The lawyer of 73-year-old from Pakistan has said that he has been approved for release after more than 16 years in custody at the U.S. base in Cuba.
He is the oldest prisoner at the Guantanamo Bay detention center.
Saifullah Paracha, who has been held on suspicion of ties to al-Qaida but never charged with a crime, was cleared by the prisoner review board along with two other men, said Shelby Sullivan-Bennis, who represented him at his hearing in November, Associated Press reported.
As is customary, the notification did not provide detailed reasoning for the decision and concluded only that Paracha is “not a continuing threat” to the U.S., Sullivan-Bennis said.
Paracha’s attorney said she thinks he will be returned home in the next several months.
“The Pakistanis want him back, and our understanding is that there are no impediments to his return,” she said.
“He was happy, relieved and hopeful that this will actually lead to his release,” Jacob said.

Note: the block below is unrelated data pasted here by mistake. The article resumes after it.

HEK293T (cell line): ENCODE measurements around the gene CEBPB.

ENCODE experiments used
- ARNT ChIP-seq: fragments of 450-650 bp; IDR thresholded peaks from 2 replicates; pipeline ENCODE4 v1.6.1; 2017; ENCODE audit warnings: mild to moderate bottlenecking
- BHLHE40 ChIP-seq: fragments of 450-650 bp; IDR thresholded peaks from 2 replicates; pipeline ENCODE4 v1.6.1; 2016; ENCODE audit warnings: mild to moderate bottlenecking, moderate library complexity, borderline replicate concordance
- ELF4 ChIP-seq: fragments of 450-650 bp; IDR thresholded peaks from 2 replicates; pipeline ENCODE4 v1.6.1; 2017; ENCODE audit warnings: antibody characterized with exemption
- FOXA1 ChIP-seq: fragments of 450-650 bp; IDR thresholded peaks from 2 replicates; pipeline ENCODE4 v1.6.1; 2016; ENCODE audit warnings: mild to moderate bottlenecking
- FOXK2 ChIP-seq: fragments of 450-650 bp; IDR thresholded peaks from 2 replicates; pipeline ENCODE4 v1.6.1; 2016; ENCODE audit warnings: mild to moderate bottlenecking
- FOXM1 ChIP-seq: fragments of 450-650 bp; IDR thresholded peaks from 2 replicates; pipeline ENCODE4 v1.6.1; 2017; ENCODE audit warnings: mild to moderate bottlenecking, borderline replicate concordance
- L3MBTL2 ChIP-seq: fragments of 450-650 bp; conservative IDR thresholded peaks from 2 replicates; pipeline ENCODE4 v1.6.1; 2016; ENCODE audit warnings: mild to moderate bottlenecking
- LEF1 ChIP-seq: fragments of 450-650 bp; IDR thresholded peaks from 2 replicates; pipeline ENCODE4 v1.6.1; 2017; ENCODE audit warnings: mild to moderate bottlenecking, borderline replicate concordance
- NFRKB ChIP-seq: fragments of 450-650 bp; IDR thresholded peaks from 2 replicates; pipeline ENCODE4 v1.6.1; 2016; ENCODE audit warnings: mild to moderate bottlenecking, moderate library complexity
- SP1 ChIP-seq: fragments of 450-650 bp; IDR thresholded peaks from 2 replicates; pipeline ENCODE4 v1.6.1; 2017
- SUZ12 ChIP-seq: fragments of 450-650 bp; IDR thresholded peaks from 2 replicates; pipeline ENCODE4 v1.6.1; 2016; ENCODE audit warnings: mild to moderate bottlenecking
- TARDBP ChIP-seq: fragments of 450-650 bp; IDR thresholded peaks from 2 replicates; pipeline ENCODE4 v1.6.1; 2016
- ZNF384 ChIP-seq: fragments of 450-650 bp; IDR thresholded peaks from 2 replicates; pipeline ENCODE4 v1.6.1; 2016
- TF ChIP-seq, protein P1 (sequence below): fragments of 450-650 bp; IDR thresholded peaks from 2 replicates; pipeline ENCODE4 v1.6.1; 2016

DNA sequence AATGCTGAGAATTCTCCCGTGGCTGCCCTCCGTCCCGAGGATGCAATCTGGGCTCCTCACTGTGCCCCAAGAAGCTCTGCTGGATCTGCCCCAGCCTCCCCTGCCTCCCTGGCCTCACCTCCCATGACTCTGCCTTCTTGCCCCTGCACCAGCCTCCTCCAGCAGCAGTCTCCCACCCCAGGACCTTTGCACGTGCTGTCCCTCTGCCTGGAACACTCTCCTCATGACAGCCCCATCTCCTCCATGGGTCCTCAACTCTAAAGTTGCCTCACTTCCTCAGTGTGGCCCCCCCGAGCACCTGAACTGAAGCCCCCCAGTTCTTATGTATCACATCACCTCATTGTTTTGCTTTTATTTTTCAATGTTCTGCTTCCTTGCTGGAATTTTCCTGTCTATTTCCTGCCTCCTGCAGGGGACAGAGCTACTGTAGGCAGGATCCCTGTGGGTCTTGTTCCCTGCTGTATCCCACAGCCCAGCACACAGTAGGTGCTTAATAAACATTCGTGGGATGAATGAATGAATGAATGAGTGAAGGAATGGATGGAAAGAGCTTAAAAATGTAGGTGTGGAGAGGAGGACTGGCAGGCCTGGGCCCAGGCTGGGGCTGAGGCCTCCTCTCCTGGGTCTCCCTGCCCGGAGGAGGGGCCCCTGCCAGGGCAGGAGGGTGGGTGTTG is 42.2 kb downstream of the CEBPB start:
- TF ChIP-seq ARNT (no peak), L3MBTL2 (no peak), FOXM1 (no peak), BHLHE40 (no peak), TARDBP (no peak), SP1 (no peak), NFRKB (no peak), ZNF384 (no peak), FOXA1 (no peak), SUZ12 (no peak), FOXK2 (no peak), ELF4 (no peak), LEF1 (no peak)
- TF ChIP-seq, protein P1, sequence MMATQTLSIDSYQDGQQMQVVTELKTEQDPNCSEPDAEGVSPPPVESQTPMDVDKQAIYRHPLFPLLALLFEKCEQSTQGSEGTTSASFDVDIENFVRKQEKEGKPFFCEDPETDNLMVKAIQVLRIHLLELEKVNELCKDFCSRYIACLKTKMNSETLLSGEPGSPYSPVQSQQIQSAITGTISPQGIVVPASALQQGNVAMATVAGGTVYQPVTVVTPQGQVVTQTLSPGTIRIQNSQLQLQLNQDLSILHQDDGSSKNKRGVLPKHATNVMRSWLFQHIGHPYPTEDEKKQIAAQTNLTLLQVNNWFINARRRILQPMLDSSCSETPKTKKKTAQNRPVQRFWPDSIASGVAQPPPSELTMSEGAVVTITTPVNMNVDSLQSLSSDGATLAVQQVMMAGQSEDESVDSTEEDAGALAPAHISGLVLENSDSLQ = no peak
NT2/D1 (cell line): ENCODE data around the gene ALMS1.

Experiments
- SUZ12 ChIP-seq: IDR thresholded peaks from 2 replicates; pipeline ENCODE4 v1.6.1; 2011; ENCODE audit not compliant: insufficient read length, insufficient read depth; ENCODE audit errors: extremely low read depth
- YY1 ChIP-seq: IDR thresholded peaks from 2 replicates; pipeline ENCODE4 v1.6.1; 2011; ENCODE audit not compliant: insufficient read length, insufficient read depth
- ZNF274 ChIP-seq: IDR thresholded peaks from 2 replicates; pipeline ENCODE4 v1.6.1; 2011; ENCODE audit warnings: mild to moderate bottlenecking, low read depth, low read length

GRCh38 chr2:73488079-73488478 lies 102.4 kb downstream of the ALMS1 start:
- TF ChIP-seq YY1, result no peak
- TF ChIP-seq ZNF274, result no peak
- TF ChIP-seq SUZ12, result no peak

Paracha, who lived in the U.S. and owned property in New York City, was a wealthy businessman in Pakistan. Authorities alleged he was an al-Qaida “facilitator” who helped two of the conspirators in the Sept. 11 plot with a financial transaction. He says he didn’t know they were al-Qaida and denies any involvement in terrorism.
The U.S., which captured Paracha in Thailand in 2003 and has held him at Guantanamo since September 2004, has long asserted that it can hold detainees indefinitely without charge under the international laws of war.
In November, Paracha, who suffers from a number of ailments including diabetes and a heart condition, made his eighth appearance before the review board, which was established under President Barack Obama to try to prevent the release of prisoners who authorities believed might engage in anti-U.S. hostilities upon their release from Guantanamo.
Saifullah Paracha is one of 40 prisoners still held at Guantanamo, down from a peak of nearly 700 in 2003.